The Lego Movie is a spirited romp through a world that looks distinctively familiar and yet freshly inventive.
As classic toy fixtures for more than 70 years, the colorful plastic interlocking bricks are instantly recognizable. And the computer-generated world created by writer/directors
It's an eye-catching environment, though at times the whole thing becomes too noisy and frenetic. But overall, the experience is giddy fun for the kids, and the irreverent dialogue and gently pointed satire is amusing for the adults who accompany them.
At the center of the fun is Lego mini-figure Emmet Brickowoski, voiced by
Everything changes when Emmet inadvertently stumbles on a strange object and meets the rebellious Wyldstyle (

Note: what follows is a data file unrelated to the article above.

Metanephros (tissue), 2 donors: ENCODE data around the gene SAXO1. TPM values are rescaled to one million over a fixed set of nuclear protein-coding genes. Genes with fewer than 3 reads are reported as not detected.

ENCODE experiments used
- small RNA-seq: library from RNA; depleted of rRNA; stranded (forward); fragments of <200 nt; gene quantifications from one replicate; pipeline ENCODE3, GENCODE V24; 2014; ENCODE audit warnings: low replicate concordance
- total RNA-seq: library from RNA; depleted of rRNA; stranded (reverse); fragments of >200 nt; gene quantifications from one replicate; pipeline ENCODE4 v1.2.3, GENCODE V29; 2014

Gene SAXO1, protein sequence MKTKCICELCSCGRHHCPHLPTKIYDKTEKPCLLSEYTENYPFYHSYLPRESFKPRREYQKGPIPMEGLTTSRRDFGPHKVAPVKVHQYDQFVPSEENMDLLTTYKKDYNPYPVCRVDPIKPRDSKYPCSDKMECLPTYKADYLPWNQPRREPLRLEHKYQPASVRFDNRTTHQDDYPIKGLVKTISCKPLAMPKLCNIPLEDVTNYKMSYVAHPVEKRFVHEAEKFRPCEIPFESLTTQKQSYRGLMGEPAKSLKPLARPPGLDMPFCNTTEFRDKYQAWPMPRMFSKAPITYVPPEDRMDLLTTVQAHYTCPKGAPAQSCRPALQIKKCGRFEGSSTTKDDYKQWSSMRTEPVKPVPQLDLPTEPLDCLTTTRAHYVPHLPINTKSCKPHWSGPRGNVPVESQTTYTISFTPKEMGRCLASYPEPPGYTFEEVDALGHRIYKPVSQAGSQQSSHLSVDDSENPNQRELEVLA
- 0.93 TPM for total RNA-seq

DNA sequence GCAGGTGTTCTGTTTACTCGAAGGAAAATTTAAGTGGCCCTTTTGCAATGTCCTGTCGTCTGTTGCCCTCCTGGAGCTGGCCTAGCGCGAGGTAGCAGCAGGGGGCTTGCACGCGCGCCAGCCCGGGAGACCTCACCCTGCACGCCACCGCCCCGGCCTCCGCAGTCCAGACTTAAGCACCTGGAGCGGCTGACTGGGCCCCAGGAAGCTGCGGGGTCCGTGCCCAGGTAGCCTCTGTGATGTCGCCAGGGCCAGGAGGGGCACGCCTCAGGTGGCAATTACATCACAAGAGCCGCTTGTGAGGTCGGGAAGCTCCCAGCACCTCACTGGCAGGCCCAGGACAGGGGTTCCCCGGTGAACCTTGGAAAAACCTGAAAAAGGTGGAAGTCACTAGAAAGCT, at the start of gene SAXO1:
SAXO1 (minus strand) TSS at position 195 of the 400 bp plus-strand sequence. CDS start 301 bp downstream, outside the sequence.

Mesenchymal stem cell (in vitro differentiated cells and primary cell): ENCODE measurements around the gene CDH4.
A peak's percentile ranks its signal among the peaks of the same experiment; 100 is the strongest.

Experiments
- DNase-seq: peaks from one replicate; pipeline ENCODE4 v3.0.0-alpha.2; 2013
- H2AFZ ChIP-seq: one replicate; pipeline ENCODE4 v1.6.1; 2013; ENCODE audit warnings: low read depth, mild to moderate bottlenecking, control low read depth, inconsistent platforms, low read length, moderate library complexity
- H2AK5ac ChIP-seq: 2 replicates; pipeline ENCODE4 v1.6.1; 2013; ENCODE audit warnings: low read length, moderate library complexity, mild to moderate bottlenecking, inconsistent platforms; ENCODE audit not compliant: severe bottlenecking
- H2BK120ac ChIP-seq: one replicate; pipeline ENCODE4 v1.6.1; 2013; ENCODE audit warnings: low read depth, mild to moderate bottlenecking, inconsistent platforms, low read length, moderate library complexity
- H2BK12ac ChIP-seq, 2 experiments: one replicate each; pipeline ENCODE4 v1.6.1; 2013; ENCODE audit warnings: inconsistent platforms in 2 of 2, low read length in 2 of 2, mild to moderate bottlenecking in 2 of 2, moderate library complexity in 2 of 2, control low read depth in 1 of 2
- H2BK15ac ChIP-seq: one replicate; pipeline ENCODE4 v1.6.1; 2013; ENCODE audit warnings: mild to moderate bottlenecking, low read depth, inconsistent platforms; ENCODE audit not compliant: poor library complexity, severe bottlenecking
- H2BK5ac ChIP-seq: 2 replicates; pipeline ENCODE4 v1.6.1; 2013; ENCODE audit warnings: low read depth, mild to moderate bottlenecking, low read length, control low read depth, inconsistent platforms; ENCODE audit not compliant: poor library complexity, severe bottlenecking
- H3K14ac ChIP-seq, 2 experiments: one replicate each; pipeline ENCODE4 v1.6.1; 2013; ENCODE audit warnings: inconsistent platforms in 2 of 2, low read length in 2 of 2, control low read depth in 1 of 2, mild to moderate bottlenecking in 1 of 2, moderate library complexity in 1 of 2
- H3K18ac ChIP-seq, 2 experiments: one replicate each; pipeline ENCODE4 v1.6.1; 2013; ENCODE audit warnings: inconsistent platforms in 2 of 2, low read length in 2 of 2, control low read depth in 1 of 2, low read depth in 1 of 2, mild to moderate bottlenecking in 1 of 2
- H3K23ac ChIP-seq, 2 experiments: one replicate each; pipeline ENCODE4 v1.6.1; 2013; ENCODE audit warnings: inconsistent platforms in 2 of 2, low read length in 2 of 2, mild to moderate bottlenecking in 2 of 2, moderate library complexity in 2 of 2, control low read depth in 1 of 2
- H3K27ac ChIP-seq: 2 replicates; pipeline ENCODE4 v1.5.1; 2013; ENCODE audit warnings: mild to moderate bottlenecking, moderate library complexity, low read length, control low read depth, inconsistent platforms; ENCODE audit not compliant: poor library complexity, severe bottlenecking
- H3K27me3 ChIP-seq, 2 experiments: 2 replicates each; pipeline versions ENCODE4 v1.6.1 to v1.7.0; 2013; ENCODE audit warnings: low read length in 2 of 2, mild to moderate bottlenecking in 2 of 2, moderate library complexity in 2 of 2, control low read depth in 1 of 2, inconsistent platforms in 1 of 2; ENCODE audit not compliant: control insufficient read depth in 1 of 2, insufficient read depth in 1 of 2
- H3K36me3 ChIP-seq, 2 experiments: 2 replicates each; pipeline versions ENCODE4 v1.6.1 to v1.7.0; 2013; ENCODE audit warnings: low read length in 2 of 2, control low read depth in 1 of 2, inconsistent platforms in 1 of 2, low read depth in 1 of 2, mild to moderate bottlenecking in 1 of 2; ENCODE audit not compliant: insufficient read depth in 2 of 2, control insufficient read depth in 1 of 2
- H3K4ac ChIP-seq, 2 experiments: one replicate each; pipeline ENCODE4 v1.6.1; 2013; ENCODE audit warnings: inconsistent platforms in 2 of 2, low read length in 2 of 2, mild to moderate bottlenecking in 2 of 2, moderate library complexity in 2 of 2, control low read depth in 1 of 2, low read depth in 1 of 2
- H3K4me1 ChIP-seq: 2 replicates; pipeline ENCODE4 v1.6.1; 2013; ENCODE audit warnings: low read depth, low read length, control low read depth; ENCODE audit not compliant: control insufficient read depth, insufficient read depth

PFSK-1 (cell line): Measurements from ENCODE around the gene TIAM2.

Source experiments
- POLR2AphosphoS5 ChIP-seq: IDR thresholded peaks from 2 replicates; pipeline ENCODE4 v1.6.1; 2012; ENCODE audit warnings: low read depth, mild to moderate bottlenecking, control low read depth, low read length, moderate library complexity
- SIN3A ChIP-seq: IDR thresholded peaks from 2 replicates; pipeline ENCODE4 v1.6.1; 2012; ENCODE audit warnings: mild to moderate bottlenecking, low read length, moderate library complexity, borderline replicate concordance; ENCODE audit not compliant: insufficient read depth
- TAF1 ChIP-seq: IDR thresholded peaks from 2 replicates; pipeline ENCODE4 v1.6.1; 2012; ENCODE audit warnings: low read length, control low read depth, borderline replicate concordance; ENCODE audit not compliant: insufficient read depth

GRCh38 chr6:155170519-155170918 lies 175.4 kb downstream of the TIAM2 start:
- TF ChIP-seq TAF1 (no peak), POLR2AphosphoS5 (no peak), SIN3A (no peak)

Emmet is trying to foil a plan for world domination set in motion by President Business and enforced by Bad Cop/Good Cop (
Household items such as Q-tips, Krazy Glue and nail polish remover are regarded as relics from another civilization and play key parts in the zany but unevenly paced tale, which has whiffs of
The spry adventure saga offers plenty of laughs and clever allusions, as well as a sometimes-subversive skewering of modern conformity.
A warmhearted, goofy celebration of creativity, The Lego Movie builds on a sweet tale of finding one's inner imaginative child.
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